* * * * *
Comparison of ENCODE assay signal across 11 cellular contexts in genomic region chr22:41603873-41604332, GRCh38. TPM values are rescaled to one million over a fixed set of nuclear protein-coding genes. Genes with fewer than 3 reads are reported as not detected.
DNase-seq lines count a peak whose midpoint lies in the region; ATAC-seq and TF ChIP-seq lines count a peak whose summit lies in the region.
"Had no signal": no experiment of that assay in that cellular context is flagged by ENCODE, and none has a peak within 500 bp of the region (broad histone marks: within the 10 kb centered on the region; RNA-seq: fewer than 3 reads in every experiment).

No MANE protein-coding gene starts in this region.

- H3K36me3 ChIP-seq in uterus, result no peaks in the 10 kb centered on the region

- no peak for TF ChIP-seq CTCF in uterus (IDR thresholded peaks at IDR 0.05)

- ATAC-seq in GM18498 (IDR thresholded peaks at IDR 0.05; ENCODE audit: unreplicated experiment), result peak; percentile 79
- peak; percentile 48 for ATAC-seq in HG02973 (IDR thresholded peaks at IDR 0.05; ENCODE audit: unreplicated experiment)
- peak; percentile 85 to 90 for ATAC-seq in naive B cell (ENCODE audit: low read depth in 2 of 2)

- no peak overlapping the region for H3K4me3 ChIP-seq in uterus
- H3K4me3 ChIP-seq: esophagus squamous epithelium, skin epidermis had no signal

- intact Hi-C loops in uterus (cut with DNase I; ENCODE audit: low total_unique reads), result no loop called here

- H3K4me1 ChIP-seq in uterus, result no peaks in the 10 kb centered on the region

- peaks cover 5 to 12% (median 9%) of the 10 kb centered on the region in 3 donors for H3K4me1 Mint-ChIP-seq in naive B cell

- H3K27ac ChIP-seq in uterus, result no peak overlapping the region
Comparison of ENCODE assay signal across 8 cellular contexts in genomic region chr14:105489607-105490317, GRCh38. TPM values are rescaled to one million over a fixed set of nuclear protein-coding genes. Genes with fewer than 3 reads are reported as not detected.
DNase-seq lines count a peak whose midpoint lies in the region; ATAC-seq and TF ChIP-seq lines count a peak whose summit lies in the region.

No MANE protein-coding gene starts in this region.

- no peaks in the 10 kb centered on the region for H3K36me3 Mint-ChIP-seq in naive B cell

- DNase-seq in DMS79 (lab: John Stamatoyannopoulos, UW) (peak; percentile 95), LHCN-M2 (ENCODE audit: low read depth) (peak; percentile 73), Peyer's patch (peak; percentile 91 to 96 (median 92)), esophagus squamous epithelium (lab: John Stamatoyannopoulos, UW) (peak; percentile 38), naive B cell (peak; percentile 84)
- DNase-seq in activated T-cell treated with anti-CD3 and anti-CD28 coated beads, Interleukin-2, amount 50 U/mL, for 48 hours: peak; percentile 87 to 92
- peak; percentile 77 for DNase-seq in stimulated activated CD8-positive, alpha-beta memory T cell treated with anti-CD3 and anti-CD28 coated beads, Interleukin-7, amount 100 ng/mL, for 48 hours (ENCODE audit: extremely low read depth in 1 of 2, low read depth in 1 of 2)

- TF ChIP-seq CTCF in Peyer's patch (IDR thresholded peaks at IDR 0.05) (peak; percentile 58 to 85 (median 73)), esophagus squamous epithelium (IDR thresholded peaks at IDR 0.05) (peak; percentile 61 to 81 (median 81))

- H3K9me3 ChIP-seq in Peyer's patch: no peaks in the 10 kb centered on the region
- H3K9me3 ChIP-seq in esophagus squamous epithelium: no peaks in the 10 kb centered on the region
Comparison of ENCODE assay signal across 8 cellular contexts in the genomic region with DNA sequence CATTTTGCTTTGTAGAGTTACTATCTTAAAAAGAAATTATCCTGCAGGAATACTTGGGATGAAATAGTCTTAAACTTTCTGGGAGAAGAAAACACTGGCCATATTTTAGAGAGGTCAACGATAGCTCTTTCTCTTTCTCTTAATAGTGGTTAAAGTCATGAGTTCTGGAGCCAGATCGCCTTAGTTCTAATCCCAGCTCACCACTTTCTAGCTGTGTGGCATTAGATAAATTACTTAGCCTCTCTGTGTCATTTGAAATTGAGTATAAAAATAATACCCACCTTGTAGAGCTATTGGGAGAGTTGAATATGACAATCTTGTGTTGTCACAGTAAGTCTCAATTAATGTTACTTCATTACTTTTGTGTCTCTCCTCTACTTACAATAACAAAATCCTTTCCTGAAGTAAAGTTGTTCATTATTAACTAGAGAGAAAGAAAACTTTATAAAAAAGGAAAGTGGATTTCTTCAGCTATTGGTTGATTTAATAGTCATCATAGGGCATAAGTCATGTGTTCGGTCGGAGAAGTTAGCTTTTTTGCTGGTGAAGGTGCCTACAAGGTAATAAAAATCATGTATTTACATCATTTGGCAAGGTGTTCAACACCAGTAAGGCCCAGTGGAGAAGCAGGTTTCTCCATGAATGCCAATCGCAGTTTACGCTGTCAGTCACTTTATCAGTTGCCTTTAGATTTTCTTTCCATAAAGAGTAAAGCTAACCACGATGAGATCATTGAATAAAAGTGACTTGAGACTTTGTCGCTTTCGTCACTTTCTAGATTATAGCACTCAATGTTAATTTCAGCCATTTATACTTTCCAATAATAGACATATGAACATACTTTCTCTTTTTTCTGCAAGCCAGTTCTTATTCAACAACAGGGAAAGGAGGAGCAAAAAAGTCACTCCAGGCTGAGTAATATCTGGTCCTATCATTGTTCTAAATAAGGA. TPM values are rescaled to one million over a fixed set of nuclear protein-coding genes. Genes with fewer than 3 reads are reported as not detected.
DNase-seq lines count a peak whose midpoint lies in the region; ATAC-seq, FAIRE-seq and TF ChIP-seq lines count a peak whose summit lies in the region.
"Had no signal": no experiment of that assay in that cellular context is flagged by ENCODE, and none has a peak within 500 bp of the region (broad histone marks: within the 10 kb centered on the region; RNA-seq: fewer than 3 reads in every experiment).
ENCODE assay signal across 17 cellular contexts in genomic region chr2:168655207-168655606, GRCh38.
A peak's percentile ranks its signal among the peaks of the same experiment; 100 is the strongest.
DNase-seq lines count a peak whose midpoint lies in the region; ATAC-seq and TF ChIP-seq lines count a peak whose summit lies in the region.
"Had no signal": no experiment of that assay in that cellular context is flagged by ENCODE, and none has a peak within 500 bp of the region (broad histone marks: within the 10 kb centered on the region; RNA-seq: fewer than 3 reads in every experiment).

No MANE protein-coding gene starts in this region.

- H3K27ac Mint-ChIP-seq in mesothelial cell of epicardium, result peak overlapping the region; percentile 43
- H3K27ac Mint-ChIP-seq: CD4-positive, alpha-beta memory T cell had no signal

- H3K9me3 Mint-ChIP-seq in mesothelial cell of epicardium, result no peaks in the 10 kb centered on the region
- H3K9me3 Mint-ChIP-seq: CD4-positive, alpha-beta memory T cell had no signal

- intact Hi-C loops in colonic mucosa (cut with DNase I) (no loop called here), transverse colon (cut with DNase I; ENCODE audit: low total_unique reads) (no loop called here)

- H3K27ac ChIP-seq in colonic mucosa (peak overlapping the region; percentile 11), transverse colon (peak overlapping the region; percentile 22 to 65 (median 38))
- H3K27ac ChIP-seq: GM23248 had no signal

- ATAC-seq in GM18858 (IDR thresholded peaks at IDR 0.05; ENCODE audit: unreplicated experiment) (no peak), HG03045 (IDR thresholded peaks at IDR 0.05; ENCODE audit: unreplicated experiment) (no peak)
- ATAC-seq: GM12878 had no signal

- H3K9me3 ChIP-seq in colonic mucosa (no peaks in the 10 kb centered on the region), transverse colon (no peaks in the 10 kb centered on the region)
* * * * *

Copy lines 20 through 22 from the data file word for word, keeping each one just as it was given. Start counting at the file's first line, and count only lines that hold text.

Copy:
- DNase-seq in DMS79 (lab: John Stamatoyannopoulos, UW) (peak; percentile 95), LHCN-M2 (ENCODE audit: low read depth) (peak; percentile 73), Peyer's patch (peak; percentile 91 to 96 (median 92)), esophagus squamous epithelium (lab: John Stamatoyannopoulos, UW) (peak; percentile 38), naive B cell (peak; percentile 84)
- DNase-seq in activated T-cell treated with anti-CD3 and anti-CD28 coated beads, Interleukin-2, amount 50 U/mL, for 48 hours: peak; percentile 87 to 92
- peak; percentile 77 for DNase-seq in stimulated activated CD8-positive, alpha-beta memory T cell treated with anti-CD3 and anti-CD28 coated beads, Interleukin-7, amount 100 ng/mL, for 48 hours (ENCODE audit: extremely low read depth in 1 of 2, low read depth in 1 of 2)